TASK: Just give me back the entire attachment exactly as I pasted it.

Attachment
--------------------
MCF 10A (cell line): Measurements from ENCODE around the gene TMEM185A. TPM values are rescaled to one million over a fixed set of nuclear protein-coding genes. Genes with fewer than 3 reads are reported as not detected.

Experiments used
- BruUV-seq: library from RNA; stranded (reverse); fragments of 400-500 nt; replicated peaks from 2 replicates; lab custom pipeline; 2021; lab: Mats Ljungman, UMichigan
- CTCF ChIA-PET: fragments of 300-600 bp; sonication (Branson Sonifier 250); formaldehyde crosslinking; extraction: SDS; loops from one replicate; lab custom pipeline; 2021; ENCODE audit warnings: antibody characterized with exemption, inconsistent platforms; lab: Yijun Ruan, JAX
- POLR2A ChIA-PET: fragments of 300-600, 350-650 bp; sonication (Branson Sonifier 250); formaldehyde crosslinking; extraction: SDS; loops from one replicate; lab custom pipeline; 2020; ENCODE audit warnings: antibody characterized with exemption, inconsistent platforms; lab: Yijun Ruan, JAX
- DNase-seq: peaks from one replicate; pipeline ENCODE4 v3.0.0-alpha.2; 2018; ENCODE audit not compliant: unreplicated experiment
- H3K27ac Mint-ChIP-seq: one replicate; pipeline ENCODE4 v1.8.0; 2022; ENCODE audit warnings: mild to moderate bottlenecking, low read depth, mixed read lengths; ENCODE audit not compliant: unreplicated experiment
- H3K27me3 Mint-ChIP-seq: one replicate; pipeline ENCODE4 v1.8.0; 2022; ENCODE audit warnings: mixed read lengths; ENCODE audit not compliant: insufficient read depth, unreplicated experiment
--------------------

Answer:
MCF 10A (cell line): Measurements from ENCODE around the gene TMEM185A. TPM values are rescaled to one million over a fixed set of nuclear protein-coding genes. Genes with fewer than 3 reads are reported as not detected.

Experiments used
- BruUV-seq: library from RNA; stranded (reverse); fragments of 400-500 nt; replicated peaks from 2 replicates; lab custom pipeline; 2021; lab: Mats Ljungman, UMichigan
- CTCF ChIA-PET: fragments of 300-600 bp; sonication (Branson Sonifier 250); formaldehyde crosslinking; extraction: SDS; loops from one replicate; lab custom pipeline; 2021; ENCODE audit warnings: antibody characterized with exemption, inconsistent platforms; lab: Yijun Ruan, JAX
- POLR2A ChIA-PET: fragments of 300-600, 350-650 bp; sonication (Branson Sonifier 250); formaldehyde crosslinking; extraction: SDS; loops from one replicate; lab custom pipeline; 2020; ENCODE audit warnings: antibody characterized with exemption, inconsistent platforms; lab: Yijun Ruan, JAX
- DNase-seq: peaks from one replicate; pipeline ENCODE4 v3.0.0-alpha.2; 2018; ENCODE audit not compliant: unreplicated experiment
- H3K27ac Mint-ChIP-seq: one replicate; pipeline ENCODE4 v1.8.0; 2022; ENCODE audit warnings: mild to moderate bottlenecking, low read depth, mixed read lengths; ENCODE audit not compliant: unreplicated experiment
- H3K27me3 Mint-ChIP-seq: one replicate; pipeline ENCODE4 v1.8.0; 2022; ENCODE audit warnings: mixed read lengths; ENCODE audit not compliant: insufficient read depth, unreplicated experiment